Fahd Husain April 16, 2010

The mean streets of Hazara have simmered down but the politicking has not.

With 7 dead, hundreds injured, shops gutted, vehicles charred and egos bruised. And still, the Hazarawals are being asked: what’s in a name? Well, it seems, quite a bit actually. The proposed name is Khyber-Pukhtunkhwa. And we like our politics shaken, not stirred. That’s what the ANP appears to be saying.

But the initiative is no longer with the ANP or for that matter, with the PML-N or the PML-Q. It’s the streets that have driven the events with unrelenting pressure, forcing the politicians to shift positions. The tail has wagged the dog. As for now, the ANP is on the defensive, the PML-N is scrambling to save its Hazara vote-bank and the PML-Q is desperately trying to extract the last drop of political juice it can.

Meanwhile, the Hazarawals have found a new rallying cry: their own province. There’s plenty of blame to go around. Let’s start with the ANP. They pulled the classic macho act – ‘we’ve got our name, other’s can go fishing for all we care’. The obsession with their own name blinded them to the genuine concerns of the Hazarawals who have always felt like stepchildren in their own province.

Understandably, it may not be feasible, practical or even desirable at this stage to give in to the demands of a group of people but there’s something called sensitivity. Clearly, the ANP hasn’t heard of it. Case in point: even after all the mayhem of the last few days, no ANP leader, let alone the youthful chief minister, has bothered to visit Abbottabad.

The ANP has a bloody mess on its hands and it better face it — instead of trying to roll over and play dead. The Q-league has fared no better. They thought they were playing smart politics. Turns out, they weren’t that smart after all. They opposed the Pukhtunkhwa name but only 20 among their 53 members voted against it. Then they saw the brewing resentment in Hazara and realised the situation’s milking potential. Their candidates in Hazara had received a sound electoral thrashing at the hands of the N-league and had since then been licking their wounds.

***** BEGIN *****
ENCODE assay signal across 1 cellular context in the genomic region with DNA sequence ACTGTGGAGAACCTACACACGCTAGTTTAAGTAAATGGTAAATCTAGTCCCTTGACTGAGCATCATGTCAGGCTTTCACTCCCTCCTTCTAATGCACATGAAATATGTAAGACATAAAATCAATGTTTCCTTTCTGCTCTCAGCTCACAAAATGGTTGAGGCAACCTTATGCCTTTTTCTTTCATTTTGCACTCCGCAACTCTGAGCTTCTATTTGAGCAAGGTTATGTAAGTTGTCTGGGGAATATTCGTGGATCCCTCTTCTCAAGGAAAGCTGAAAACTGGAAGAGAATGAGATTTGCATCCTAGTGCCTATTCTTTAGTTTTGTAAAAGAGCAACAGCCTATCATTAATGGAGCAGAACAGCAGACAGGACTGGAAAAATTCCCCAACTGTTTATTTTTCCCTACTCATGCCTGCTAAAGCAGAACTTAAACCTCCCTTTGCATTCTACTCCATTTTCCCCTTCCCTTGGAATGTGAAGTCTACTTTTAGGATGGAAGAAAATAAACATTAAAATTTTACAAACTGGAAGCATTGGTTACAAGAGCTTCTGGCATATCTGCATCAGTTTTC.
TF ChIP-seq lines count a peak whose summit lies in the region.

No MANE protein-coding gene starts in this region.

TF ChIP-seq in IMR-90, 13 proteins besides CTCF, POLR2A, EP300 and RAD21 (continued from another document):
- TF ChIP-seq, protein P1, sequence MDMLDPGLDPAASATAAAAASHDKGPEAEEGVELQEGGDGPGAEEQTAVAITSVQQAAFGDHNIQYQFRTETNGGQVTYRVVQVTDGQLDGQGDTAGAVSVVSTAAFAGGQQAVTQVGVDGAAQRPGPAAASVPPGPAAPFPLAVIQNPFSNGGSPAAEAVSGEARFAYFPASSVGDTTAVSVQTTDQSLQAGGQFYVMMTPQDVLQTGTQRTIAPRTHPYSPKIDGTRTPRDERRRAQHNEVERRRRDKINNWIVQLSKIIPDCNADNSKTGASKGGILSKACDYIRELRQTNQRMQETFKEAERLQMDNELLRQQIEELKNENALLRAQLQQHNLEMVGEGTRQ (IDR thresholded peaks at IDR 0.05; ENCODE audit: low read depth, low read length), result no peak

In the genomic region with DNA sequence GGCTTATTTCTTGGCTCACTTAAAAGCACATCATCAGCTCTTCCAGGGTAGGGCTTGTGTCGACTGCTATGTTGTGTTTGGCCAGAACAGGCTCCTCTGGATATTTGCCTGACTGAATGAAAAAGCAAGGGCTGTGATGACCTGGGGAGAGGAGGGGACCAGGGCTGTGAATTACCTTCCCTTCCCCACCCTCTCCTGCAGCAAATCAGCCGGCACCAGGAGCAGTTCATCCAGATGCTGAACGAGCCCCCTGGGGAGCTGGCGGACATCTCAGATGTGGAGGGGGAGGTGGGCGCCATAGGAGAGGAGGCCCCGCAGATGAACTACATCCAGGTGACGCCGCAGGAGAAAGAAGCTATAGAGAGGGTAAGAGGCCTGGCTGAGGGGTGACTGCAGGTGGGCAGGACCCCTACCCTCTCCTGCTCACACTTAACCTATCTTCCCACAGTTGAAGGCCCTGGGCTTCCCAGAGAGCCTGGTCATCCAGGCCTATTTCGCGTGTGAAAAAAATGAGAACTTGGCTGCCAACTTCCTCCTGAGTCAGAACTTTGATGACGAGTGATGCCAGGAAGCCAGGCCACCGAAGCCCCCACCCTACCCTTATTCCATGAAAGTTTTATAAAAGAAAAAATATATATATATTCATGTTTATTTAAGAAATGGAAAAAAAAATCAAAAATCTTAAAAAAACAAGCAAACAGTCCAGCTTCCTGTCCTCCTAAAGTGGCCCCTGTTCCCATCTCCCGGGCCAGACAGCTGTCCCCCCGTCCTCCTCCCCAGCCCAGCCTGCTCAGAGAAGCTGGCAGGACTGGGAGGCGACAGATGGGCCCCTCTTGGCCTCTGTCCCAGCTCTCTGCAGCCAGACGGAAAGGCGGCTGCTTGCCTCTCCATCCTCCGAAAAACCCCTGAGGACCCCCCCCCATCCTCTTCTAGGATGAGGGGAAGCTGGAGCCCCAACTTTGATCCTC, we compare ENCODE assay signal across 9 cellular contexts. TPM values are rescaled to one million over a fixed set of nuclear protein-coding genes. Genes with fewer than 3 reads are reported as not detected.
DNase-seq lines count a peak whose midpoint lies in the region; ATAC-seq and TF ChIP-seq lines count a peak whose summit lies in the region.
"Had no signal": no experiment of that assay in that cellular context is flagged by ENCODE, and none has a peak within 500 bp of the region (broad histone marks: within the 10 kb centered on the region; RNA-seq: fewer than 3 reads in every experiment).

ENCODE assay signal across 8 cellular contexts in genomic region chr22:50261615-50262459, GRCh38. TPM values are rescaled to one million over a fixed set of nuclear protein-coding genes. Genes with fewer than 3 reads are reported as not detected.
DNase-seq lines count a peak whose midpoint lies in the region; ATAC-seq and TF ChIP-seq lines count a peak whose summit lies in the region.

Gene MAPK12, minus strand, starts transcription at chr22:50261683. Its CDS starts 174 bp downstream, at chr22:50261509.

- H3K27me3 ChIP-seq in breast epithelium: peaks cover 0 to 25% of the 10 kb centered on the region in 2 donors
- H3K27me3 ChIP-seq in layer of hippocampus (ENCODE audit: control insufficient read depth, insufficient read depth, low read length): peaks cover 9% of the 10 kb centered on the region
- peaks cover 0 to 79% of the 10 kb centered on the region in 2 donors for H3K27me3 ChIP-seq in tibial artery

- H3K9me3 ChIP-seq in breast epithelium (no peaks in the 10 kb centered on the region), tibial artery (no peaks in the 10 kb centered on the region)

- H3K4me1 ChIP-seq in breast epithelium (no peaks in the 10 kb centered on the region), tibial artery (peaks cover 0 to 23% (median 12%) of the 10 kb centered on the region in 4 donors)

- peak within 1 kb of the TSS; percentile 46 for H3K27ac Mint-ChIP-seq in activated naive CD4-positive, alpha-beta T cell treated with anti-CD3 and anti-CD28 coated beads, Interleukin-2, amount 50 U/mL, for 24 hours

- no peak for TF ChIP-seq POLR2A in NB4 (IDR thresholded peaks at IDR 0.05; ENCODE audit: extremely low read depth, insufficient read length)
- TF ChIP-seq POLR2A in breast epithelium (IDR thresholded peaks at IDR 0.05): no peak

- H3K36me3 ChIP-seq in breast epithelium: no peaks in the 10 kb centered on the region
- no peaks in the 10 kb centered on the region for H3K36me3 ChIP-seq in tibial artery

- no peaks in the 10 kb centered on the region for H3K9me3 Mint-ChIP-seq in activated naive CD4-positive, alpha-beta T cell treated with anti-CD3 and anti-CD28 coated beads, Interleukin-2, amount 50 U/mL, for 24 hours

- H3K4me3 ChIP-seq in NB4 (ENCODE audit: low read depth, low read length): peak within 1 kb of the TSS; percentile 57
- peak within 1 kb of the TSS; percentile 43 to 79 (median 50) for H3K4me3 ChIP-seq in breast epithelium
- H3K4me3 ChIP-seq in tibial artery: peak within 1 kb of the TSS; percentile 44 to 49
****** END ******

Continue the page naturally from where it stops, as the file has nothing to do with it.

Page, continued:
Now, they figured it was time for payback. The Q leaders egged the protesters on, defied Section 144 and probably invited state retaliation. With the PML-N as their target they tried to use the Hazara ‘fist’ to punch out their bitter opponents. The PML-Q may have succeeded slightly in leveraging the Hazara discontent for its own narrow political gains but it is also now seen as a party which played politics while Hazara burnt. This will return to haunt it. The PML-N had the most to lose, this was its territory.

Sharif's party men from the area had warned him of the consequences of compromising on the name and when Abbottabad erupted many in his party said ‘I told you so’. However, it was too late for his party. The Hazarawals accused his party of ditching them at the last moment. If the ANP was the villain for the Hazarawals, the ‘beloved’ PML-N was the traitor.

It was because of this pressure that Nawaz Sharif was forced to say that he didn’t have any problem with the Hazara demand for a separate province. He doesn’t really mean it, and neither does the Q-league. But that’s what street pressure does to you. The PML-N is now bracing for the worse — to find out how much political capital has been looted from its Hazara vote-bank.

If the mean streets remain quiet, the politicians may ultimately follow suit. But if the Hazarawals return to the pavements with sticks, stones and hardened demands, the tail will again start to wag the dog – in parliament and outside. So what’s in a name? Plenty.